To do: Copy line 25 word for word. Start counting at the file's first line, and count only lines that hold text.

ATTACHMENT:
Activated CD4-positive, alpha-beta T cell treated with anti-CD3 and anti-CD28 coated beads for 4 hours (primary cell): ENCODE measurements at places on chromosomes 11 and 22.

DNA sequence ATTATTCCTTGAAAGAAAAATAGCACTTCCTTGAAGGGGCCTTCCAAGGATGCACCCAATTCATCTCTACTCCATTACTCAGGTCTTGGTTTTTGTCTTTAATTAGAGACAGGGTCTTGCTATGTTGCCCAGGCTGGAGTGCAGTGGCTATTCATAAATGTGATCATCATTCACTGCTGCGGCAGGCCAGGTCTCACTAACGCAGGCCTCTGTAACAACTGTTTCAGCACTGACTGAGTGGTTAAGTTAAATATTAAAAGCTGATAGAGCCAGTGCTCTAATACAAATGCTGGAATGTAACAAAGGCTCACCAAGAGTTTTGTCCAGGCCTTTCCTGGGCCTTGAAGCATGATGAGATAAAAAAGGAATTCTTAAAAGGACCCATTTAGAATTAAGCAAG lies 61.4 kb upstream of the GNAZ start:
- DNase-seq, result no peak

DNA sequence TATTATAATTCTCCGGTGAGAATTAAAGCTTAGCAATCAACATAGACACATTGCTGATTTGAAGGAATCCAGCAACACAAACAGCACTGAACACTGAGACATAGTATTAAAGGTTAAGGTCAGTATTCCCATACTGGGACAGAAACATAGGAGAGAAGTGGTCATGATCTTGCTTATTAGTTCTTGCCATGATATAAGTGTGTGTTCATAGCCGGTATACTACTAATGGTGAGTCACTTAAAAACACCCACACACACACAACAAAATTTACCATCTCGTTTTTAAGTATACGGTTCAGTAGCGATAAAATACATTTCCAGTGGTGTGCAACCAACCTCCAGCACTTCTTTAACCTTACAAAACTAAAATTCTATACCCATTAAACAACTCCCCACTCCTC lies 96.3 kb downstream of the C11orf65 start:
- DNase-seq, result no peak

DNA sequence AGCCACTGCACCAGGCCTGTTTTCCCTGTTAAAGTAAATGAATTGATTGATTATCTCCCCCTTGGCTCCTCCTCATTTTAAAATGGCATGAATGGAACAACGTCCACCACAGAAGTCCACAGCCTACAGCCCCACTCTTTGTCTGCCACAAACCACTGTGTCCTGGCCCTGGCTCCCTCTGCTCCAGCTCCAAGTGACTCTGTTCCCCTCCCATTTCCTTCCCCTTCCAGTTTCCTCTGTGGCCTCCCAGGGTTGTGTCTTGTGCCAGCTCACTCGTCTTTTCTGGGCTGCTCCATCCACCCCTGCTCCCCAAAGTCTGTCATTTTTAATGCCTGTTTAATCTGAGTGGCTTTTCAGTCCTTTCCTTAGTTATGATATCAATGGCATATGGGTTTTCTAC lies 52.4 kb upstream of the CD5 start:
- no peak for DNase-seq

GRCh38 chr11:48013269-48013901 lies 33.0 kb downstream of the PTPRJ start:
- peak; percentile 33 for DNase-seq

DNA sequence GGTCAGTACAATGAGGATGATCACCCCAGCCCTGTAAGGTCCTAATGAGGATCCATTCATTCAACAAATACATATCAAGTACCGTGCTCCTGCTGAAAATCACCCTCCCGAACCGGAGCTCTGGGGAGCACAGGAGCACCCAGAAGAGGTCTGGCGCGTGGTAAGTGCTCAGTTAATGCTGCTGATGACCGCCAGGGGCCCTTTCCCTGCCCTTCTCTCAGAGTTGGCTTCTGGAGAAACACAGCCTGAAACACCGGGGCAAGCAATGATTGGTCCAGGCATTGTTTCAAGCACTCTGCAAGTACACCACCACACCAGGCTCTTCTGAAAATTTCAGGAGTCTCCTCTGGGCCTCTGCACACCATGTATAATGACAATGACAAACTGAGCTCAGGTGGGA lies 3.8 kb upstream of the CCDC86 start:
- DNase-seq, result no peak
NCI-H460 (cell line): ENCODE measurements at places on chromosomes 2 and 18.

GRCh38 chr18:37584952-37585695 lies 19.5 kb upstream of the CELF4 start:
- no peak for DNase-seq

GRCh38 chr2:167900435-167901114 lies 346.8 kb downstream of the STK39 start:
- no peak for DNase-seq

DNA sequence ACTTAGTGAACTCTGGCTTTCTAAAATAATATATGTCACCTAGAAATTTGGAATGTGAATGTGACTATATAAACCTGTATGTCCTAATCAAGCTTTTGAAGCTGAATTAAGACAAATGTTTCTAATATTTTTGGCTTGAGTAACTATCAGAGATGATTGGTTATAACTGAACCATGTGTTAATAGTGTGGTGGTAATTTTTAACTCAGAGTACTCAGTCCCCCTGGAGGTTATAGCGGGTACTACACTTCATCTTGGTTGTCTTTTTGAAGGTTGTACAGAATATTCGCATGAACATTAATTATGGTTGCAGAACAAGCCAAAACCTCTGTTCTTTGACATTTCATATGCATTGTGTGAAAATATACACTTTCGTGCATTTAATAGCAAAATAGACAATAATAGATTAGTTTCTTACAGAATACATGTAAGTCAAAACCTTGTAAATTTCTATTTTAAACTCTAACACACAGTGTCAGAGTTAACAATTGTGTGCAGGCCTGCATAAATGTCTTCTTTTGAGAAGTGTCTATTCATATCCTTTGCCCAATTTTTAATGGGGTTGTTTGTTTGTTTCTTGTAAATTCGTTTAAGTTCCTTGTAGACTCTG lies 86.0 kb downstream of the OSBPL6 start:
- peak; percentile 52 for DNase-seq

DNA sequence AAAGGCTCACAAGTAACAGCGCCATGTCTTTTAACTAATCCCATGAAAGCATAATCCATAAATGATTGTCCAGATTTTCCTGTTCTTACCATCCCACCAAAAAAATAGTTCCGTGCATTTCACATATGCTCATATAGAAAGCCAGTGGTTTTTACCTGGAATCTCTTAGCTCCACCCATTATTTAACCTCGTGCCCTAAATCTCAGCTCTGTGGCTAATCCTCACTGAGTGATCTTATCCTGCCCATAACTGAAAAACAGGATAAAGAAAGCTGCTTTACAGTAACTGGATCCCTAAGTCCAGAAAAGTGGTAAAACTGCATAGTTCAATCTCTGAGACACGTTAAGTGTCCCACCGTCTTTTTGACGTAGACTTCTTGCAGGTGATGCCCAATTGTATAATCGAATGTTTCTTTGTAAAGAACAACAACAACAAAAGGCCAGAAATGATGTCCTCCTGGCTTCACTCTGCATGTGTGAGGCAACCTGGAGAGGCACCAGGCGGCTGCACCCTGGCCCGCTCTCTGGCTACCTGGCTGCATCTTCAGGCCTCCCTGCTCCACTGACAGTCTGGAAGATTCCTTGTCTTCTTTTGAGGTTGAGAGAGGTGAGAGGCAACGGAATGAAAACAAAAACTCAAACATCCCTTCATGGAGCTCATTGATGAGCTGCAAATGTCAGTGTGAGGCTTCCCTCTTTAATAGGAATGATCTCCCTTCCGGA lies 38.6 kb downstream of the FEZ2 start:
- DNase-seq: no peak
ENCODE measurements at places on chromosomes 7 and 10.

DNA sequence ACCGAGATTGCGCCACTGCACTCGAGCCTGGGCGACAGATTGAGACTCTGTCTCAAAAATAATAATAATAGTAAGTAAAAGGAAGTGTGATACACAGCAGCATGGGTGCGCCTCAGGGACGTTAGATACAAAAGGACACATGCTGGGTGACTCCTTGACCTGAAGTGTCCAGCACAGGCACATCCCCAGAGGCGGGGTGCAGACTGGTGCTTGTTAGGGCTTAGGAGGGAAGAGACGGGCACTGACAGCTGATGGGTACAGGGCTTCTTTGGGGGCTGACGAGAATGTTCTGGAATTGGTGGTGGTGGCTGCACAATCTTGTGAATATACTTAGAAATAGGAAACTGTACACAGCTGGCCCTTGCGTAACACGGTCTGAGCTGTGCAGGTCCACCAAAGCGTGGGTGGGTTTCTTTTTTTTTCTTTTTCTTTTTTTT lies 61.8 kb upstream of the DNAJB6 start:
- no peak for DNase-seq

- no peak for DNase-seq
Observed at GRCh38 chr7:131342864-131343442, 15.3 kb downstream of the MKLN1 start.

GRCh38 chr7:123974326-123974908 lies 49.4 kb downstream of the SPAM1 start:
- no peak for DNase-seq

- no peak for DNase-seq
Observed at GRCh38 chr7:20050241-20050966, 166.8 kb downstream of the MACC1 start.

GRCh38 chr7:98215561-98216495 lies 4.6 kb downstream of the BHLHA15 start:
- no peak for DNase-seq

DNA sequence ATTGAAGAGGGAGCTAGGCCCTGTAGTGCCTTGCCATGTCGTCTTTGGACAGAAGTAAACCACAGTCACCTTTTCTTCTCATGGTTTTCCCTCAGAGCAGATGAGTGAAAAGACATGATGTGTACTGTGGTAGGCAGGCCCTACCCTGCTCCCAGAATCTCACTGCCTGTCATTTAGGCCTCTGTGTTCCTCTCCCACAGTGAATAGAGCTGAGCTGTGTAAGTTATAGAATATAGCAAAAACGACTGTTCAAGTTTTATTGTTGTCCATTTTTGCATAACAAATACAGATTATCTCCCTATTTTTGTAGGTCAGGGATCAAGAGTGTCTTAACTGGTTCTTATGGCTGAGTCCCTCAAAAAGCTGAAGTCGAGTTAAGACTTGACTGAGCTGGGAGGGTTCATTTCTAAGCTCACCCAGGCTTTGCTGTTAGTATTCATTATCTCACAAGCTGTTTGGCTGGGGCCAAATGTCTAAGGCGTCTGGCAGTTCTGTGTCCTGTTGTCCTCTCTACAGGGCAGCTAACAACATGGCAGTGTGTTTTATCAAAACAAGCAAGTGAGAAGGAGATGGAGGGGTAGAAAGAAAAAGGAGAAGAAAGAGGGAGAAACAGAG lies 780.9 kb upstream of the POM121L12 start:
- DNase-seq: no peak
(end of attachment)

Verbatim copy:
Observed at GRCh38 chr7:131342864-131343442, 15.3 kb downstream of the MKLN1 start.